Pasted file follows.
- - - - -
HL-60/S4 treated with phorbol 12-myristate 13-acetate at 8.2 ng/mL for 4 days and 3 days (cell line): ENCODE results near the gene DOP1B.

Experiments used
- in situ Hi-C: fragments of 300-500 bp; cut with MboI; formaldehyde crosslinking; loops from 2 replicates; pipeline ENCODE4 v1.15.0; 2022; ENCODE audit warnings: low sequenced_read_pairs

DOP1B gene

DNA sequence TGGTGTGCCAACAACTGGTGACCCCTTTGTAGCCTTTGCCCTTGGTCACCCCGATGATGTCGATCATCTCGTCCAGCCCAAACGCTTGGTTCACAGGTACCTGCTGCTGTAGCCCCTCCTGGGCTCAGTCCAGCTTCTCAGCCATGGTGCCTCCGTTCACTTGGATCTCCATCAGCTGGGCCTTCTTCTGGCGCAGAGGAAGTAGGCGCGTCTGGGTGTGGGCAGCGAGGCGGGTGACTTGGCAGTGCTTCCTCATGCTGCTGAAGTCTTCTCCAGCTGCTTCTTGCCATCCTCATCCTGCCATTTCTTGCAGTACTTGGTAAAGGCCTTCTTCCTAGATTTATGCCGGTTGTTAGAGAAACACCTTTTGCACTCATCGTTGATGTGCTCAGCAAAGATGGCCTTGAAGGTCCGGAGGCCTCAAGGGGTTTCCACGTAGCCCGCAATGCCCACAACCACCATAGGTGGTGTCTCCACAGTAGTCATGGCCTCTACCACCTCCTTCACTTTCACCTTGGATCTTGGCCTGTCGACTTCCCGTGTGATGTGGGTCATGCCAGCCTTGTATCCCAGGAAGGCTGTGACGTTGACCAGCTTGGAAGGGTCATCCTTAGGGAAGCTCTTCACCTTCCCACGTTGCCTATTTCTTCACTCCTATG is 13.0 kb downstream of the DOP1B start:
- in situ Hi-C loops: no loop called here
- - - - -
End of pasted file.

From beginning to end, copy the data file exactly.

HL-60/S4 treated with phorbol 12-myristate 13-acetate at 8.2 ng/mL for 4 days and 3 days (cell line): ENCODE results near the gene DOP1B.

Experiments used
- in situ Hi-C: fragments of 300-500 bp; cut with MboI; formaldehyde crosslinking; loops from 2 replicates; pipeline ENCODE4 v1.15.0; 2022; ENCODE audit warnings: low sequenced_read_pairs

DOP1B gene

DNA sequence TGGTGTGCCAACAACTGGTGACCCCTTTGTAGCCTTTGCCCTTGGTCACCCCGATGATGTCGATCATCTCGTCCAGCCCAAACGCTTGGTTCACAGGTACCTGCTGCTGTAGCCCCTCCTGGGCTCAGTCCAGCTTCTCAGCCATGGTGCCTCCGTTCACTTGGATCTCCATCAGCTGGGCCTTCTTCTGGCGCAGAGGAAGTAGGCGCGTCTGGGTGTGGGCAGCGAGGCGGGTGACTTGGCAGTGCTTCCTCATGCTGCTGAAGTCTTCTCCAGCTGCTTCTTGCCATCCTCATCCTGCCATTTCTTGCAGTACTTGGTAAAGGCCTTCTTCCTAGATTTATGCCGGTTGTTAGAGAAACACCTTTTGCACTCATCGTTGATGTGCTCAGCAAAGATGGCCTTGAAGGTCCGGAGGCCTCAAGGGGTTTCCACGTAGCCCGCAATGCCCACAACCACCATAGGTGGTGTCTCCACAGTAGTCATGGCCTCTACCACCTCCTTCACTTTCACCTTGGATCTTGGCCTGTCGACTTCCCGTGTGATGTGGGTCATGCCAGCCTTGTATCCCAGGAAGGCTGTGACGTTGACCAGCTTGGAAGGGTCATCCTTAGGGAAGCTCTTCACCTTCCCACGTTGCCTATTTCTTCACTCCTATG is 13.0 kb downstream of the DOP1B start:
- in situ Hi-C loops: no loop called here